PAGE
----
‘When sins are forgiven, there is no more need to offer sacrifices.’ (Hebrews 10:18 CEV)
This year Holy Week has been marred by new terror attacks in Europe. At the most holy moment in the year, when we want to place our full attention on the cross of our Lord Jesus Christ, our attention has been drawn to the spectre of violence promulgated by those who want to strike fear into our hearts. What protection is there from suicide bombers who mingle in the crowd looking just like the rest of us?
As I write this Heartland news reports are saying that Islamic State has claimed responsibility, with promises of more to come. European states are responding, tightening up security measures and conducting raids on terror cells. The vast majority of Muslim people are regular, decent people who abhor extremist groups like Islamic State. The dilemma is how to protect the great majority from the harm that is inflicted by the few. It’s a struggle being played out in shopping centres, suburbs, family homes, schools, public transport and the myriad places where we transact ordinary life and should be free to engage safely despite our ethnic, cultural and religious differences.
From a faith perspective Islam, while one of the three Abrahamic religions, does not recognise the Saviour in whom Abraham believed. It knows only a god of justice and occasional mercy who remains forever in heaven. It bypasses the God of promise whom Abraham knew, the God who would love the world so much that he would give his one and only Son to be the world’s Saviour. In Islam god remains remote and impassive. Humans must strive to obey and perfect themselves spiritually and morally in the hope of making peace with Allah. Islam rejects the Christian belief in Jesus (whom it acknowledges as a prophet) as God’s Son and Saviour.
Christians, in the other hand, believe and trust in Abraham’s God of promise. God is present on earth despite our expectations to the contrary. We believe that Jesus is the Saviour for whom Abraham hoped. He walked on earth, choosing the way of the cross and healing the sins of the world as the sacrifice to end all sacrifices. God certainly is in the highest heavens, just as Muslims believe, but what changes everything is his presence among us in the dust and pain of the earth. He chooses to suffer as we suffer; weep as we weep; and die as all humans must die. Because of him peace is not something we strive for but a gift he brings us in his death and resurrection.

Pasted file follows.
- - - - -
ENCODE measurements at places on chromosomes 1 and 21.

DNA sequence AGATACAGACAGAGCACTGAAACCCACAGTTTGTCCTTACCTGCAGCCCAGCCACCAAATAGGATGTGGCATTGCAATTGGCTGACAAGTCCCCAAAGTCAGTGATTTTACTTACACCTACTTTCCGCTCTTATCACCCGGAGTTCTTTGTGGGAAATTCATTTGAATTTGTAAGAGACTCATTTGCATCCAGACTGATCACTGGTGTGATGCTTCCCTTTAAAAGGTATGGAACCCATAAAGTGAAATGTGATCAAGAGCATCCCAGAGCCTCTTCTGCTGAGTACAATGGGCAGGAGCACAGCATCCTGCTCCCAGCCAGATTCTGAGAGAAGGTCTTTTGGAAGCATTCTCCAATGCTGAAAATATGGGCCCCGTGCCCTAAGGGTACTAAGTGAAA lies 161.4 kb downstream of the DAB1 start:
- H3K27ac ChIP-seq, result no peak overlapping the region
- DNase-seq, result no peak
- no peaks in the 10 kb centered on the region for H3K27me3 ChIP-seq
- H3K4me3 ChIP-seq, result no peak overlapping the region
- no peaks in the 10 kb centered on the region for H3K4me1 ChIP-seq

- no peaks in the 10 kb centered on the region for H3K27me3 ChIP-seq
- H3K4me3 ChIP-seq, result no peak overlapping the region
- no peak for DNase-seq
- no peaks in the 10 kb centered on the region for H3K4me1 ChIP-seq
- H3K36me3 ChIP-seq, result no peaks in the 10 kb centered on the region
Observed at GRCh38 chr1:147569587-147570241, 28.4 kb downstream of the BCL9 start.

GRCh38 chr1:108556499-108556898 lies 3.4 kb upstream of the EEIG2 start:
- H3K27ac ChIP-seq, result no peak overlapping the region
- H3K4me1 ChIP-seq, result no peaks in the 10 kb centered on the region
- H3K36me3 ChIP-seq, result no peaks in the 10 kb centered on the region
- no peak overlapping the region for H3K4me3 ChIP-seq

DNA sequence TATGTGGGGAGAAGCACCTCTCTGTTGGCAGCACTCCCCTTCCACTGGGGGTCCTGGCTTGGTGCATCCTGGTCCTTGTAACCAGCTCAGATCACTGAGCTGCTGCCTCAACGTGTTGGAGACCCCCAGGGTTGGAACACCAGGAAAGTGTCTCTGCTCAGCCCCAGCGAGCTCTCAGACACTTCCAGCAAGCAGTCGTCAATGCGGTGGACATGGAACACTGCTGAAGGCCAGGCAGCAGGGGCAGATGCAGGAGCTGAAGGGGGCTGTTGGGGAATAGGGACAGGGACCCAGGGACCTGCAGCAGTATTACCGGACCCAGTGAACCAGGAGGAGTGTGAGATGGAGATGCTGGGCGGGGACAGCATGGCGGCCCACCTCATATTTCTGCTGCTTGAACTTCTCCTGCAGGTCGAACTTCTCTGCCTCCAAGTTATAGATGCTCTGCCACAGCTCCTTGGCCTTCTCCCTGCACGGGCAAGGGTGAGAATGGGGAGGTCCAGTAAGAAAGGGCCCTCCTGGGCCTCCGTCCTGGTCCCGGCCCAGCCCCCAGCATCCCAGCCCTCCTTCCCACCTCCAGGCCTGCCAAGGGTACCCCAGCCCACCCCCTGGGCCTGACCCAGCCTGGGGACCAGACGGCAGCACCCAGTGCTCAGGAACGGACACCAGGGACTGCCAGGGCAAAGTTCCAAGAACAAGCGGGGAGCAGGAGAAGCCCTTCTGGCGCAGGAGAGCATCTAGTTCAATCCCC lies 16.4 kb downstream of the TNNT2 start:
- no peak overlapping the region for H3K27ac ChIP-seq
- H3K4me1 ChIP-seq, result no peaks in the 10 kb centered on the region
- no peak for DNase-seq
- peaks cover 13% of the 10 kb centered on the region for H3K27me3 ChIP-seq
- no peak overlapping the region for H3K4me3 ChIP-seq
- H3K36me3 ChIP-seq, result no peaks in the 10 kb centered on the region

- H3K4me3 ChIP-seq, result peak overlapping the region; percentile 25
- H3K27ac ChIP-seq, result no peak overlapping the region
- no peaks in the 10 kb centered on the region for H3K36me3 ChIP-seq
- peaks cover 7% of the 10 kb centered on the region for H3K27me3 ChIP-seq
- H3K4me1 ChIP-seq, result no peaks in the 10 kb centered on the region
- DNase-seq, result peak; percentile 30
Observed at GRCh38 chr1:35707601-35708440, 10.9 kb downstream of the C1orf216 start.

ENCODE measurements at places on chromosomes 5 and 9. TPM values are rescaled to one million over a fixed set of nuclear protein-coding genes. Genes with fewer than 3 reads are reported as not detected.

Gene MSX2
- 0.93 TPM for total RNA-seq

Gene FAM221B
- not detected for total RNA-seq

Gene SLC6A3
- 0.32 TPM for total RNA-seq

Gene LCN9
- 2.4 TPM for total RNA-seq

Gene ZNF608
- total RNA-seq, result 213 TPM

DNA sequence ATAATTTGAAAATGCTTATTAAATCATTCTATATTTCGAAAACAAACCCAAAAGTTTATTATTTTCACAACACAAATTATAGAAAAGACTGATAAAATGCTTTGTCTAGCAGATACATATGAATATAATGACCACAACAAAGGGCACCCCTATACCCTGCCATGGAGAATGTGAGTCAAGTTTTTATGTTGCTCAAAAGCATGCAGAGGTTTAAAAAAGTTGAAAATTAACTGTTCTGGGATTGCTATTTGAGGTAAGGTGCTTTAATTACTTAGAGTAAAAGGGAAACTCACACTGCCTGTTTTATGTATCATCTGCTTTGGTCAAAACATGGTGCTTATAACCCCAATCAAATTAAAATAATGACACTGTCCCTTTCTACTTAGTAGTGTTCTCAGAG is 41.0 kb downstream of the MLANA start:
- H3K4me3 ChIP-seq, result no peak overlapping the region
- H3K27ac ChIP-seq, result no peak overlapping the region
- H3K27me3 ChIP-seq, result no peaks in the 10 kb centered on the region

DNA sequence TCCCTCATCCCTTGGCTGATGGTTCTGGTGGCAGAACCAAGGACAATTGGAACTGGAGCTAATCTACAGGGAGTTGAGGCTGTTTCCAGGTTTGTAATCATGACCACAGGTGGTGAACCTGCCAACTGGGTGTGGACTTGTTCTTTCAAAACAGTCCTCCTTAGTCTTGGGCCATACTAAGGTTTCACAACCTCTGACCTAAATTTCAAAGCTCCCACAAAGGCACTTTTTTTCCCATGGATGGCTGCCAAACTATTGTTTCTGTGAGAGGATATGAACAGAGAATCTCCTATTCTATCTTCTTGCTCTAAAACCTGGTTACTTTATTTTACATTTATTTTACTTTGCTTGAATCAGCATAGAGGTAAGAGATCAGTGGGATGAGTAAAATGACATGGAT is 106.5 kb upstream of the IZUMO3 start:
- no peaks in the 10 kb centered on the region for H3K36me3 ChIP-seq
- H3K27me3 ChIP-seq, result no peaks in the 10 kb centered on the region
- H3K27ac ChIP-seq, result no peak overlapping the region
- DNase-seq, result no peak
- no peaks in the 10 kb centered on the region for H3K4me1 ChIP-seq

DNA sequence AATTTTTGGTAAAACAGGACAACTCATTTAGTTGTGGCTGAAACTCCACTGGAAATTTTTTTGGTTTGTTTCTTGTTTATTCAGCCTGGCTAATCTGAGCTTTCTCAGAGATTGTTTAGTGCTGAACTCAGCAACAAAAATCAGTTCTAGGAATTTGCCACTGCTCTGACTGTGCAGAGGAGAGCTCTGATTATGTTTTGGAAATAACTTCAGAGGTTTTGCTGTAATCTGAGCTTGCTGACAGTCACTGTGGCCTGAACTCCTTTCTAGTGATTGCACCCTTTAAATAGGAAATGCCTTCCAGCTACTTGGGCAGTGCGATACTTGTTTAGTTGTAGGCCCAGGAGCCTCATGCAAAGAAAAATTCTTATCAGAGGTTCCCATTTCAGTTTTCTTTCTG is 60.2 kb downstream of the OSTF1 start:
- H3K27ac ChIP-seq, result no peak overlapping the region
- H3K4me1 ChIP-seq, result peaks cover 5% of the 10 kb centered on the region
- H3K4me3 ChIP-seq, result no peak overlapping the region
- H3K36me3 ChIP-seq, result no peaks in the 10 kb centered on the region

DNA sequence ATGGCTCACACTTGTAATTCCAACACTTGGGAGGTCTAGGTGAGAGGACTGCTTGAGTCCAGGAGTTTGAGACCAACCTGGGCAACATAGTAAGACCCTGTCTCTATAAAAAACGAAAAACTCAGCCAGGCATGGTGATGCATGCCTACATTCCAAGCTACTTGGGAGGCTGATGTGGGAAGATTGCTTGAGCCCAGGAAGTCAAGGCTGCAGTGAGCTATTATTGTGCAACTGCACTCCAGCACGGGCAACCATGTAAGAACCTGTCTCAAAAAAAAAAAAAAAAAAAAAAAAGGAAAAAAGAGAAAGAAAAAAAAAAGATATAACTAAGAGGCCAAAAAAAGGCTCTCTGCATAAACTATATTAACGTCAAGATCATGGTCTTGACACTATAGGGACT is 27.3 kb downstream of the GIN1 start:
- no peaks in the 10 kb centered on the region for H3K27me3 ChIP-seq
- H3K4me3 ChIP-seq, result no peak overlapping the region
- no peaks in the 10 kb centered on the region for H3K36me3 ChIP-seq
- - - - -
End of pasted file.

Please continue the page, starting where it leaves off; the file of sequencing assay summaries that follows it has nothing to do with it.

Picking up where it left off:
Our God is not locked up in heaven but meets us where we are. God is in the suffering of those who were killed or wounded in Brussels. God is among us as we watch from afar and wonder what it all means. God is with us in these things just as he is in the cry of a new born infant or the joy of a marriage celebration.
With his last breath on the cross Jesus cried, ‘It is finished’. Hostility is over. Peace is established between God and humanity. Yes, for the time being we still see the old ways continuing as death and destruction seem to threaten the world. But we know these are the old way. They are not the new way of living God has opened for us, the way of peace and eternal life.
Holy Week this year has confronted us with questions of sin and death, violence and retribution, evil and its consequences. These have become more than theoretical. They are real. We feel them. As we gather in our churches we must pray for the victims, their families, friends and community. We should pray also for those who plan such attacks, that they would stop doing such evil things.
And as we enter our churches for the three days of Easter, we will know that this is the right place to be. Here God will meet us once again and guide us as we witness the betrayal, trial, suffering, death, resurrection and ascension of our Saviour. With our eyes fixed on him he makes us ready to face all the challenges of the world, whatever they are. In Jesus Christ it is finished. God has spoken and our future is secure in him.
Pastor John Henderson
Bishop, Lutheran Church of Australia
25 March 2016